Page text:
Pandemic Pedagogy Chronicles Part 2: creating good online courses takes resources

Ontario Universities Field Program in Biology website with COVID-19 cancellation noticeSince March 2020, when the COVID-19 pandemic shut down in-person classes across North America, conversations have proliferated about online learning and the time that it took to teachers to pivot to courses online.

In early April, I decided I must come up with an online substitute for the cancelled in-person field courses that affected about 40 York students. Of course I knew this would be more work than my regular two-week field course, Biodiversity and Watershed Management, that had been scheduled for June 2020.

But, since all my summer field work and conferences were cancelled, what else could I do other than get my lab. onto doing pandemic-compliant research, finish some papers, and attend lots of Zoom meetings? Well, we now know that since lockdown began, many women science professors have been overwhelmed with domestic duties including childcare, and have fallen well behind with their research compared with our male counterparts.


Delivering pandemic-compliant online courses is time-consuming

My administrative and technician colleagues who help me to deliver regular field courses pitched in as much as possible to help with my virtual course. But, the prep. for my "science-from-home" "kitchen-sink-ecology" course, that included a mailed out student kit, was done from my kitchen by my daughter and I. One challenge was for this course to comply with all the public health and university pandemic policies t issued in March and April.

I then spent May and June working 80-hour weeks, teaching this course to 26 students who had bravely signed up for a mystery learning experience!

Having all demonstrated proof-of-concept for a virtual field course, I'm spending the Fall term making the lab modules available via open access for fellow ecology course instructors to use or adapt, and catching up with that research:

My Fall Semester Vacation Auto-Reply


Universities and grocery stores both saw increased online activity

While brainstorming about an online field course in lieu of the in-real-life student experience, I noticed an discourse emerging in mainstream and social media along the lines of: "why should students pay for online courses that are a cheap, poor substitute for in-person university experience?". The underlying assumption is that just about anyone can quickly throw together and deliver an online course that's less effort than in-person teaching. In fact, Kenny and Fluck (2017) found that online course development took more time than preparing content for in-person teaching.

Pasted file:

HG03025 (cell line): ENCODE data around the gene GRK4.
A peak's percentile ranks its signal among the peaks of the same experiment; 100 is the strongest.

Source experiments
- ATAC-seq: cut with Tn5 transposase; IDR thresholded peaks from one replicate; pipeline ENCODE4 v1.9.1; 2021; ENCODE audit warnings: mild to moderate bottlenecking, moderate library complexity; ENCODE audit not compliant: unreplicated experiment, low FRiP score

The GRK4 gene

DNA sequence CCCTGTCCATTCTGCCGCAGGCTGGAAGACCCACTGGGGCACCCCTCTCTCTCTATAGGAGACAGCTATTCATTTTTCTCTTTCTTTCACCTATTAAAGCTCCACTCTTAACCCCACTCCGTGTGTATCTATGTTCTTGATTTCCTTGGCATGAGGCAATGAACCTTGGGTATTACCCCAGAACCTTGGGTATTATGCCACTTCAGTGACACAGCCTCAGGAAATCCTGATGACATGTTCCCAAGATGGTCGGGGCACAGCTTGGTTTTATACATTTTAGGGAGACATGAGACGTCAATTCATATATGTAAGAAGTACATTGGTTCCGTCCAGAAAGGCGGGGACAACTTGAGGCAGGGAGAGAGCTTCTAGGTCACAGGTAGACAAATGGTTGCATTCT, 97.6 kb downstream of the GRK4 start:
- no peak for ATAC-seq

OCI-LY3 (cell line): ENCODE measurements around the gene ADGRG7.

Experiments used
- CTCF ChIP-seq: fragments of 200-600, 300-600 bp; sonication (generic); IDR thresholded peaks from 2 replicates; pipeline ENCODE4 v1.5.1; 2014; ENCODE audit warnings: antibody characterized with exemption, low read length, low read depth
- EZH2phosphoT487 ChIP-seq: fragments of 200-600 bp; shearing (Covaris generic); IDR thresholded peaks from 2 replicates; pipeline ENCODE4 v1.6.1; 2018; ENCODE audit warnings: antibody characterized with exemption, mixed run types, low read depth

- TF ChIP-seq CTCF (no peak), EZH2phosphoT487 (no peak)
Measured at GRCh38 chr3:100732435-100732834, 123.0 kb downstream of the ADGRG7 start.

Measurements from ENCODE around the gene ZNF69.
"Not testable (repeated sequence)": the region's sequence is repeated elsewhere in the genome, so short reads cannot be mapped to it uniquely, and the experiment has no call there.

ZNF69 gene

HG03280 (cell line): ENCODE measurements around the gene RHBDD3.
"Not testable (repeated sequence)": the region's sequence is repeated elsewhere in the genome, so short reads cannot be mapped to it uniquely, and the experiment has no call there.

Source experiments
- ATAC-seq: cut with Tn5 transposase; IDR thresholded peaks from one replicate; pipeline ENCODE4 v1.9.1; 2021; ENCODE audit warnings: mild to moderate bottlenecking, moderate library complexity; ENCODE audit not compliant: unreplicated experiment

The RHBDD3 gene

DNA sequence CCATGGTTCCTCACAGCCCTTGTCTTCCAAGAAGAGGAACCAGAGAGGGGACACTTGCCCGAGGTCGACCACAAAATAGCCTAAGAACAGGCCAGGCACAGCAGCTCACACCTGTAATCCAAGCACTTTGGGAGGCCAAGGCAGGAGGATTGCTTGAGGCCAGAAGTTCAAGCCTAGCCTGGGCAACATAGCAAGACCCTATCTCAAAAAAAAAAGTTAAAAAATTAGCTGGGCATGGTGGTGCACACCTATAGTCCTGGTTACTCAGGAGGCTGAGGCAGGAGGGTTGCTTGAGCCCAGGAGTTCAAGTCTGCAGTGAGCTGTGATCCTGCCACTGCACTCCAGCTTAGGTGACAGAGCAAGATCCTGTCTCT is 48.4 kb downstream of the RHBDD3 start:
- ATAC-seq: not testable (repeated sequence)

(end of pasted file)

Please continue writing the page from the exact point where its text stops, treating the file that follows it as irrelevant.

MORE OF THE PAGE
As well, the infrastructure for online learning is pricey. In March 2020, York University bought thousands of Zoom licenses to allow course directors to take their Winter Term courses virtual. Plus, we all had to learn to become Zoom hosts 🙁 (the topic of my next post).

It turns out that supermarkets faced similar issues as they responded to the rapid increase in demand for online groceries. In their July 23, 2020 article in the Financial Times, Why supermarkets are struggling to profit from the online grocery boom, Jonathan Eley and Ryan McMorrow provide some insight into why university students won't be seeing a drop in tuition fees any time soon.

Online grocery sales took 20 years to reach 7% of all supermarket sales, increasing to 13% in eight weeks during the COVID-19 pandemic (please see my previous post about exponential growth). That sounds great, but as Eley & McMorrow explain:

"there is only one problem with the surge in online sales: many supermarket chains are struggling to make a sizeable profit — and in some cases, any profit — from e-commerce because of the huge commitment in resources that it requires."

"Sainsbury’s chief executive Simon Roberts summed the situation up, saying Covid-19 was “moving sales out of our most profitable convenience channel and driving a huge step-up in online grocery participation, our least profitable channel”."

Take-home message -- a quality on-line experience for food and education costs money. What many businesses and institutions perceived as a long-term project, became a short-term imperative really fast.

I have an FT subscriptions and three people can read the entire article here without hitting a paywall:, but you get the gist...